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2022 James Beard Humanitarian of the Year: Grace Young

Grace Young is on a mission to save Chinatowns

Sarah Maiellano

June 08, 2022


Image of Grace Young standing on a street in chinatown
Photo: Dan Anh

This Humanitarian of the Year Award is given to an individual or organization working in the realm of food who has given selflessly and worked tirelessly to better the lives of others and society at large. As part of the Award, the honoree will receive a cash prize of $20,000, thanks to the Michael Phillips Humanitarian Fund. Grace Young has been recognized as 2022 Humanitarian of the Year for her work to save America’s Chinatowns amid Asian American and Pacific Islander (AAPI) hate during the COVID-19 pandemic.  


A San Francisco native, Grace Young grew up eating her parents’ home-cooked Cantonese food. At age 11, she discovered Julia Child and immediately fell for French cooking. At 13, Grace began an apprenticeship under well-known French cooking teacher, Josephine Araldo. This blossomed into a full-fledged career in food and recipe testing, including a 17-year-run as a test kitchen director for Time Life Books in New York City where she produced over 40 cookbooks. But as Grace got older, her roots called her home.

“I had been so interested in everything that wasn’t Chinese,” Young says. “I decided to go cook with my parents, my uncles and aunties, and family friends. That became my first cookbook, The Wisdom of the Chinese Kitchen.” Young went on to release two more award-winning cookbooks: Breath of a Wok in 2004 and Stir-Frying to the Sky’s Edge in 2010, which won a James Beard Award. But as she set out to write her fourth book in early 2020, everything changed due to COVID-19.

“By January, Chinatowns all across the United States were shunned due to misinformation and xenophobia,” she says. It wasn’t just her hometown of New York—historic Chinatowns from Boston to San Francisco were, and still are, suffering.

On March 15, 2020, Grace visited New York City’s Chinatown with videographer Dan Ahn to interview restaurant and shop owners. She’d heard that business had dropped by 40 to 80-percent in January and February due to misinformation and racist rhetoric surrounding COVID-19.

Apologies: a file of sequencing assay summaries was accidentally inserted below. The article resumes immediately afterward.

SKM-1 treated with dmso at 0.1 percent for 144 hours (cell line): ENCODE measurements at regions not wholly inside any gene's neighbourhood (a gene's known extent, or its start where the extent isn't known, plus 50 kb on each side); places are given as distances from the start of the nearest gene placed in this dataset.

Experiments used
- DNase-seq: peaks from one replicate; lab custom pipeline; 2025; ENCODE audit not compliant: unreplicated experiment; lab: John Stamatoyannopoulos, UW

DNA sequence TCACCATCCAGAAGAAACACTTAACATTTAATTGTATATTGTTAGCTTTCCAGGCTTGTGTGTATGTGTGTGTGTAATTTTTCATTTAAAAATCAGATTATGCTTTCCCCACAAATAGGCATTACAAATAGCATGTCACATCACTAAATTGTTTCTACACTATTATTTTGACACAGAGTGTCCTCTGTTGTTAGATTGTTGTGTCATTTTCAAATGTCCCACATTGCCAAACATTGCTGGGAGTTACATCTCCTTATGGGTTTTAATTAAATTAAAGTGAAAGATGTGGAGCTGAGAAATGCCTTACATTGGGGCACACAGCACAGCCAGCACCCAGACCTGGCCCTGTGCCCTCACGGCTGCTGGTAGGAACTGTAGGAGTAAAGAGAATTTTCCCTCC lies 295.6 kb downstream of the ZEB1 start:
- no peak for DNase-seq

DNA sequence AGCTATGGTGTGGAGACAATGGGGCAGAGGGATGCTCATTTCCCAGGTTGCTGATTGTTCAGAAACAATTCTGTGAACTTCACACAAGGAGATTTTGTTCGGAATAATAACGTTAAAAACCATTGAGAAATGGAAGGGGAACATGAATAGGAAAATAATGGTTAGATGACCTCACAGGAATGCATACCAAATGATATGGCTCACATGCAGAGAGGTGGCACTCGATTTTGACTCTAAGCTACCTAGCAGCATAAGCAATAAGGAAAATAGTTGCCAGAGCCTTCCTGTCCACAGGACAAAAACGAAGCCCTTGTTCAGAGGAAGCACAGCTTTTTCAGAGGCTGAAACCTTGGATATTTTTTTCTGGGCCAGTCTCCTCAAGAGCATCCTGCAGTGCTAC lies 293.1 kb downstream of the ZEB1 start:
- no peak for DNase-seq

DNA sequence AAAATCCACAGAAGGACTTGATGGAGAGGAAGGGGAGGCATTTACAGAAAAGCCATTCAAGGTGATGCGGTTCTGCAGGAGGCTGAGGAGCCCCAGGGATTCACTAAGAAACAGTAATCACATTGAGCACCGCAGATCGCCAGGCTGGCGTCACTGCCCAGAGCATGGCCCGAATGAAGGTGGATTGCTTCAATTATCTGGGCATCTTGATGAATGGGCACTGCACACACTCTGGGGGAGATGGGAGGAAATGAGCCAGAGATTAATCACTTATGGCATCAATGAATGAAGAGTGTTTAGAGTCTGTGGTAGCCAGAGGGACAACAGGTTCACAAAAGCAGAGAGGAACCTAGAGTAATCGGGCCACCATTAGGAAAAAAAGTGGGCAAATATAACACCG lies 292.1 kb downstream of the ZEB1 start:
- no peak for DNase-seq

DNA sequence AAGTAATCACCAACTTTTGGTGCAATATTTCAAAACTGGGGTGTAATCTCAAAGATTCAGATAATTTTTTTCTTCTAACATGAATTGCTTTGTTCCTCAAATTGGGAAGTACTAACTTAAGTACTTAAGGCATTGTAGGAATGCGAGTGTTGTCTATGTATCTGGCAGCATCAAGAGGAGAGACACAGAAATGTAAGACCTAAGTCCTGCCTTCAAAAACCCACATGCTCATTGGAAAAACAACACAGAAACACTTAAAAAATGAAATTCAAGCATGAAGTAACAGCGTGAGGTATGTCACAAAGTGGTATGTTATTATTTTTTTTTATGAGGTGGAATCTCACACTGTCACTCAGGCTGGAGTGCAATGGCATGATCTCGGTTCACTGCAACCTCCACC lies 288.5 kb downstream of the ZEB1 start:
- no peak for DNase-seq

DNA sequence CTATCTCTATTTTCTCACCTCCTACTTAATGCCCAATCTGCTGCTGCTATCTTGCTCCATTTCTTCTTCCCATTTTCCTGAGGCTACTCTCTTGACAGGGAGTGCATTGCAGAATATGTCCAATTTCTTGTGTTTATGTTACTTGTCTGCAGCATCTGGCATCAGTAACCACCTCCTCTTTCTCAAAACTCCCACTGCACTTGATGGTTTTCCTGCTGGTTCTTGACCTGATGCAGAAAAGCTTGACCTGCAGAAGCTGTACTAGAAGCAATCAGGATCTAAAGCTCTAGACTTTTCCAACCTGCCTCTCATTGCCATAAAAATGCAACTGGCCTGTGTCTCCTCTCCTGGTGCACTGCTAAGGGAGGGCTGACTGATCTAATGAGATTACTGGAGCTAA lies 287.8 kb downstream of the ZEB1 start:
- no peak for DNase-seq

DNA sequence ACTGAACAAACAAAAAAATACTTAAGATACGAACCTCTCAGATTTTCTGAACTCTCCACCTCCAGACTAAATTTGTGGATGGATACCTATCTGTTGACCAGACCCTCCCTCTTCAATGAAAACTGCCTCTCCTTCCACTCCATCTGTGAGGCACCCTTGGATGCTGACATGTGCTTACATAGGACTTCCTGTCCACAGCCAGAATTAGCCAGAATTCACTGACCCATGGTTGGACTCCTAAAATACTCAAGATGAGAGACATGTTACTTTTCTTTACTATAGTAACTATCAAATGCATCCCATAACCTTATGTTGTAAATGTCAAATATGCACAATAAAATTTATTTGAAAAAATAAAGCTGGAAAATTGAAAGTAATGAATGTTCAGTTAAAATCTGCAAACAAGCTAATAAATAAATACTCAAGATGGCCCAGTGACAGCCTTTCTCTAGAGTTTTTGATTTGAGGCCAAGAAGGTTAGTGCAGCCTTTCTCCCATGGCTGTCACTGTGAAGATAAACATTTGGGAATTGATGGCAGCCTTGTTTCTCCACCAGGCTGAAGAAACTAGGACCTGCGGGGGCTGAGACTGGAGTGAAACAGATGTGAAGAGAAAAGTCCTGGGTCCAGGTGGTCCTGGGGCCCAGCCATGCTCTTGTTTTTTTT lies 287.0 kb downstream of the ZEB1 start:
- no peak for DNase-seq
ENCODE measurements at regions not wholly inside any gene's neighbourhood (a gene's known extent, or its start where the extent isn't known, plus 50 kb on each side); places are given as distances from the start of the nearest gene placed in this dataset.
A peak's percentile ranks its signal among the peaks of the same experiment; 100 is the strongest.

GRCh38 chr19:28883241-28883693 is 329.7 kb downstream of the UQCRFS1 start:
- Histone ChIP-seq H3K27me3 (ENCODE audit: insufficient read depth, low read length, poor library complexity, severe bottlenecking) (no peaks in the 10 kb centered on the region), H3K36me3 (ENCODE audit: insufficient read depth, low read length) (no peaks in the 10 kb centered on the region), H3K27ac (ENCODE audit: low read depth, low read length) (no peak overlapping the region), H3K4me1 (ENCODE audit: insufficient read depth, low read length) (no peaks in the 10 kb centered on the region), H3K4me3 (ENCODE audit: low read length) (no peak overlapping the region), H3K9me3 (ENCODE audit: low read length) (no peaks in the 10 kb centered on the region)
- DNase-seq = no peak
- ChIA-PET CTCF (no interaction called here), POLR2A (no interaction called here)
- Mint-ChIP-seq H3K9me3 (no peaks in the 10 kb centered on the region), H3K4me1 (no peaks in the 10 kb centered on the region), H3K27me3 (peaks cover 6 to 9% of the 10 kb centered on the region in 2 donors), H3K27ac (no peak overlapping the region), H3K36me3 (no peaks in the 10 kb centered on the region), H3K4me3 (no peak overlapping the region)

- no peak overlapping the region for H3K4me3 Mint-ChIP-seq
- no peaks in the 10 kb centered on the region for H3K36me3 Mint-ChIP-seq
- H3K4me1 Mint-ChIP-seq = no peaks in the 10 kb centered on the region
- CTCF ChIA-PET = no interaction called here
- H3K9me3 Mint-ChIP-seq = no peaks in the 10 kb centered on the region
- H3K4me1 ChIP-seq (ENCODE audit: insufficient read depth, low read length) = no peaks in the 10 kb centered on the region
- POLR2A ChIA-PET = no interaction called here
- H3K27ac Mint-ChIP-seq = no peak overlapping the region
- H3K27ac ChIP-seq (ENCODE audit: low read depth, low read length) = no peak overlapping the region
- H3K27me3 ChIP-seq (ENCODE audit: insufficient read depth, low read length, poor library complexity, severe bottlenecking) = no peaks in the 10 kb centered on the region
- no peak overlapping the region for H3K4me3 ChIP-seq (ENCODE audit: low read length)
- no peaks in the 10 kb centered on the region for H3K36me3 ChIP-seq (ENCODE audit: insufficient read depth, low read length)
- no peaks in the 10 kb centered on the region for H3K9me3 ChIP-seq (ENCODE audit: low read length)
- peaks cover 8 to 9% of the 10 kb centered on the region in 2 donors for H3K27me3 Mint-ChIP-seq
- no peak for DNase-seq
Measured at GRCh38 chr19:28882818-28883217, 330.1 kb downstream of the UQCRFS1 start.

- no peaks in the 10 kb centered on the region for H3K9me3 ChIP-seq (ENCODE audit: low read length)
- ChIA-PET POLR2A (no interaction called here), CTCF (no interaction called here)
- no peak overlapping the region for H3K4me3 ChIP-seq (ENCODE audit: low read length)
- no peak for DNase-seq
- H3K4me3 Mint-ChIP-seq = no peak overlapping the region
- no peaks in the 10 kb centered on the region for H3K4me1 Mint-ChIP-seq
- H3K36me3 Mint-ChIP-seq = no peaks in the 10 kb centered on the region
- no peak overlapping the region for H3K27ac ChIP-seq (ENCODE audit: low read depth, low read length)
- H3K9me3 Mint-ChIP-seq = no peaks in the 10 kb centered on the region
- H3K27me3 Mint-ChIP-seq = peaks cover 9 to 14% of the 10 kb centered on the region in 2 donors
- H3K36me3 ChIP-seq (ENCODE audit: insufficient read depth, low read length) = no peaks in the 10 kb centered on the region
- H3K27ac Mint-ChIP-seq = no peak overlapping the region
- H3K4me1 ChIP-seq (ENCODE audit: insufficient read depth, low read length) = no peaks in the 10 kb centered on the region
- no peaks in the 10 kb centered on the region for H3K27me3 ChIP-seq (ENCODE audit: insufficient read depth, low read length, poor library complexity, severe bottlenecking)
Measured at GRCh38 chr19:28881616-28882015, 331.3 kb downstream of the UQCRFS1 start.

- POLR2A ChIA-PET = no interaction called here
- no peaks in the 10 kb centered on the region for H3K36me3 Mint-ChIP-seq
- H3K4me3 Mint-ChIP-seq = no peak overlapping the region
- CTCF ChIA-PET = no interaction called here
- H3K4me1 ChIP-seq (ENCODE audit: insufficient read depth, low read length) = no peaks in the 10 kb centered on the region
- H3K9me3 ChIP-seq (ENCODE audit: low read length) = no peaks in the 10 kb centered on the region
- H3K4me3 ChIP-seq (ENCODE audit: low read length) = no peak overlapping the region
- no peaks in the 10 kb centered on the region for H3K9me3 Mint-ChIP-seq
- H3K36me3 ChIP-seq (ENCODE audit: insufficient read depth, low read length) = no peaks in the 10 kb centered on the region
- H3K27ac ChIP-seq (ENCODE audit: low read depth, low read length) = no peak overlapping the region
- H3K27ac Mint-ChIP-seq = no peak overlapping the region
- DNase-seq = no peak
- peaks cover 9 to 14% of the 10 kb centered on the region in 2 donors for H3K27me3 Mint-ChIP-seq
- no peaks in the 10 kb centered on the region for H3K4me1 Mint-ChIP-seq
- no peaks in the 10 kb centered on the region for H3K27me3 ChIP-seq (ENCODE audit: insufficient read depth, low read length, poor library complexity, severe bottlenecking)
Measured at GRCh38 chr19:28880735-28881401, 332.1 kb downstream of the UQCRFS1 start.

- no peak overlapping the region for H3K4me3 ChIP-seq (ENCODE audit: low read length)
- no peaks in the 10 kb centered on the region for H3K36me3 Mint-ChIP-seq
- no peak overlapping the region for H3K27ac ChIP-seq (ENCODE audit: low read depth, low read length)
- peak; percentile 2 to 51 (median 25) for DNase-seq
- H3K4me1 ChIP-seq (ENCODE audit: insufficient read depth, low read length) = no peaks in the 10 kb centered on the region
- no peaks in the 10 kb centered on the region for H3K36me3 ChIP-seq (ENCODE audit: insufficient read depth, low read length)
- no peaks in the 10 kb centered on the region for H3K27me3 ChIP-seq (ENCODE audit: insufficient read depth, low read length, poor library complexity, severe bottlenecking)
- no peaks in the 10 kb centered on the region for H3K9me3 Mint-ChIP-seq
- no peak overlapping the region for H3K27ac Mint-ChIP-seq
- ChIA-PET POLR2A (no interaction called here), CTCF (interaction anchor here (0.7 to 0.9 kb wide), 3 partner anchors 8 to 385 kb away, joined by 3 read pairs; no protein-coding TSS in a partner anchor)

“I still remember the looks on the faces of cooks, dishwashers, waiters—everybody knew we were in trouble,” Young recalls.

A few hours later, Mayor Bill de Blasio announced the shutdown of all New York City restaurants.

“It was the last day of Chinatown as we think of it,” she said. “We were in the middle of living history.”

Young turned the footage into a video series, Coronavirus: Chinatown Stories, in partnership with Chelsea museum Poster House. The first five videos show New York’s Chinatown hours before the lockdown. The short videos are filled with emotion and frank conversations with business owners about the fear not just of losing their life’s work, but about anti-Asian hate and violence impacting them and their employees. To many, closing felt safer than staying open. The six subsequent videos continue to tell the story after the pandemic had taken hold.

Since then, Grace has put her energy into helping America’s Chinatowns and AAPI-owned mom-and-pop businesses. Dubbed the 'accidental voice' of NYC's Chinatown, Young has since been raising awareness about anti-Asian hate’s impact on the AAPI community and the plight of historic Chinatowns in news outlets from The Washington Post to Vogue. In late 2020, Young and the James Beard Foundation launched the #savechineserestaurants campaign, which encouraged people to support their local Chinatowns and Chinese restaurants on social media. In partnership with Poster House and the James Beard Foundation, the campaign evolved to #LoveAAPI in 2021, with a mission of combatting hate while supporting AAPI-owned businesses across the country. “The best way to fight hate is to show your love,” she says.

Providing direct support to her community, Young partnered Welcome to Chinatown to create the Support Chinatown Fund in 2021. Raising more than $40,000, the fund provided 4,000 hot meals for Chinatown’s elderly, food insecure, and low-income neighbors. She also partnered with Asian Americans for Equality to raise $25,000 for 7,000 personal security alarms for seniors and workers worried about their safety.

Young doesn’t know what the future holds but says we’re at a “critical point.” As New York’s Chinatown is trying to recover, businesses are contending with supply chain issues and inflation. “Some food costs have doubled. Energy bills are up 30-40%. They still don’t have the business they had pre-pandemic, and debt is mounting from back rent and bills. There are so many challenges in front of them right now. It’s a miracle that there is still a Chinatown,” she says.

And as violence against AAPI communities continues, she explains, some locals are afraid to come to work, shop, or dine in Chinatown. “Without our support, we could lose historic Chinatowns and other AAPI enclaves around the country,” she says.

To continue to support AAPI communities, Grace relays this important message: "Chinatowns and AAPI mom-and-pop businesses need us to dine in, order takeout, and shop in markets, bakeries, and stores, regularly, if they are to survive."


Learn more about the 2022 James Beard Awards presented by Capital One.

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Sarah Maiellano is an independent journalist based in Philadelphia. She also co-hosts the podcast Delicious City Philly. Find more of her work at and follow her on Instagram at @sarahmaiellano